Rainy Day

I love rainy days.  I love stormy days even more.

Rainy/stormy days take me back to my childhood.  Until I was seven, we lived in a house with a porch swing and Dad would take my sister and I out on the swing to watch storms.  We lived on a one mile stretch of country road which only contained four houses (at that time three), and we were all on the north side of the road while the south side was farm land sloping away from us.  It was especially beautiful in summer when the wind would play through the wheat, making it look like an ocean.

At the age of seven, we moved into a house up the hill which my parents built.  The original house (a Sears Roebuck catalog home) was sold with eight acres and we kept the other 72.  That house had an even better view of the fields.  I remember storms rolling through while Mom worked on her latest quilting project and I made Barbie doll clothes.  More specifically, Dawn doll clothes, if you are old enough to remember those.

My mom’s clan is full of crafters.  Pretty much everyone can sew and many other crafts are represented as well: crocheting, needlepoint, embroidery, quilting, etc.  Both of my mom’s parents were from large farm families, which should explain enough right there.  That’s probably also why so many in the family can bake from scratch and have at one time or another preserved food.  My aunt was an accomplished enough seamstress that she made jeans for her four kids without anyone knowing they weren’t from a store.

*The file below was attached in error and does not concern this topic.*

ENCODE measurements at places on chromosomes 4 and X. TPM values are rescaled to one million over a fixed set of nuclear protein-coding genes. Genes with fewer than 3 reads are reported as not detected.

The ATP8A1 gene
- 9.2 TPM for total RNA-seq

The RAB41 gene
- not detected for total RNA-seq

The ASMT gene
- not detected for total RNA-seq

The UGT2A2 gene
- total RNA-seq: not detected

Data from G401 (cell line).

I can’t imagine being one of eleven or one of thirteen children, I can never remember which number goes with which grandparent.  They were close clans – until a child left to pursue their own interests.  I learned the story of my grandparents just within the last ten years, and not from them.

Grandpa and one of his brothers wanted to travel, so they would go where they liked until money was low, then stay put and work until they had earned enough to travel further.  One of those stopping points brought Grandpa to my grandmother’s town.  They met at a church social.  Later, my grandma moved north to be with grandpa.  He was ‘kicked out’ of the family for leaving for a while, and she was kicked out for moving north to Yankee territory.  Apparently, Grandma missed out on her portion of the sale of the family farm (all but a portion with the house) to developers.  Love over substantial money.

The estrangement from the south didn’t carry too far forward, and I always loved when Grandma’s sisters would come to visit.  They were graceful ladies and of course I loved listening to their accents.

From rainy day crafting to part of my family history.  This path could continue on to just about anywhere, so it’s best to stop and find a porch swing.

 

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About homereferee

I'm a stay at home mom who sometimes feels more like a tape recorder yelling, "Get apart!".
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